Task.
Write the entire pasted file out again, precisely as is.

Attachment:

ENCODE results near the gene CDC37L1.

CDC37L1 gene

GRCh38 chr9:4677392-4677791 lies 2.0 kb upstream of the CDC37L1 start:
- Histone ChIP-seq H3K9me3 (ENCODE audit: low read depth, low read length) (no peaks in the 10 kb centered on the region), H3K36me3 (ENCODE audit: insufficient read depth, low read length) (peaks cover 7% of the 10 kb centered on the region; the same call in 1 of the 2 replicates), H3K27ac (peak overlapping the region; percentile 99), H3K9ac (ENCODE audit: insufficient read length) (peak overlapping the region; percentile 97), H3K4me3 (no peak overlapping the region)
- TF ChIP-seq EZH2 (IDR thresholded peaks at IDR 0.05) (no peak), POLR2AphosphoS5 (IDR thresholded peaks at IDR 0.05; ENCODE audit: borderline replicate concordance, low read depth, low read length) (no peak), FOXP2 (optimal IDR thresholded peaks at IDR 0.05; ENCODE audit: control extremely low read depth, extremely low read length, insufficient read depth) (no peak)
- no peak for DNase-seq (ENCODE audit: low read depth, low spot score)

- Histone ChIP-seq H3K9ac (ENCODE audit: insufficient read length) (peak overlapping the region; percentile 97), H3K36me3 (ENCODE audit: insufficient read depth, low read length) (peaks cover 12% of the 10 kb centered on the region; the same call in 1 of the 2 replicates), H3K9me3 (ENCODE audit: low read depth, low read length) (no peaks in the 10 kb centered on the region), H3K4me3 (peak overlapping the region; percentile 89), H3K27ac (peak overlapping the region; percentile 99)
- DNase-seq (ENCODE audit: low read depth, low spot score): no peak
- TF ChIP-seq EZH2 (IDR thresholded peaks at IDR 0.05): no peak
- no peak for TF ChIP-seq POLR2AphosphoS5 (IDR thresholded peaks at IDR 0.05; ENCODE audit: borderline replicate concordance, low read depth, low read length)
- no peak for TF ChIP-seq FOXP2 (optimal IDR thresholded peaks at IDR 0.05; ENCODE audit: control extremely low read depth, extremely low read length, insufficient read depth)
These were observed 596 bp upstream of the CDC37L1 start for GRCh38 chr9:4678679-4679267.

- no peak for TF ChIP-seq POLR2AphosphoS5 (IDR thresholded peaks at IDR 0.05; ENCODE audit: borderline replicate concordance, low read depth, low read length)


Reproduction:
ENCODE results near the gene CDC37L1.

CDC37L1 gene

GRCh38 chr9:4677392-4677791 lies 2.0 kb upstream of the CDC37L1 start:
- Histone ChIP-seq H3K9me3 (ENCODE audit: low read depth, low read length) (no peaks in the 10 kb centered on the region), H3K36me3 (ENCODE audit: insufficient read depth, low read length) (peaks cover 7% of the 10 kb centered on the region; the same call in 1 of the 2 replicates), H3K27ac (peak overlapping the region; percentile 99), H3K9ac (ENCODE audit: insufficient read length) (peak overlapping the region; percentile 97), H3K4me3 (no peak overlapping the region)
- TF ChIP-seq EZH2 (IDR thresholded peaks at IDR 0.05) (no peak), POLR2AphosphoS5 (IDR thresholded peaks at IDR 0.05; ENCODE audit: borderline replicate concordance, low read depth, low read length) (no peak), FOXP2 (optimal IDR thresholded peaks at IDR 0.05; ENCODE audit: control extremely low read depth, extremely low read length, insufficient read depth) (no peak)
- no peak for DNase-seq (ENCODE audit: low read depth, low spot score)

- Histone ChIP-seq H3K9ac (ENCODE audit: insufficient read length) (peak overlapping the region; percentile 97), H3K36me3 (ENCODE audit: insufficient read depth, low read length) (peaks cover 12% of the 10 kb centered on the region; the same call in 1 of the 2 replicates), H3K9me3 (ENCODE audit: low read depth, low read length) (no peaks in the 10 kb centered on the region), H3K4me3 (peak overlapping the region; percentile 89), H3K27ac (peak overlapping the region; percentile 99)
- DNase-seq (ENCODE audit: low read depth, low spot score): no peak
- TF ChIP-seq EZH2 (IDR thresholded peaks at IDR 0.05): no peak
- no peak for TF ChIP-seq POLR2AphosphoS5 (IDR thresholded peaks at IDR 0.05; ENCODE audit: borderline replicate concordance, low read depth, low read length)
- no peak for TF ChIP-seq FOXP2 (optimal IDR thresholded peaks at IDR 0.05; ENCODE audit: control extremely low read depth, extremely low read length, insufficient read depth)
These were observed 596 bp upstream of the CDC37L1 start for GRCh38 chr9:4678679-4679267.

- no peak for TF ChIP-seq POLR2AphosphoS5 (IDR thresholded peaks at IDR 0.05; ENCODE audit: borderline replicate concordance, low read depth, low read length)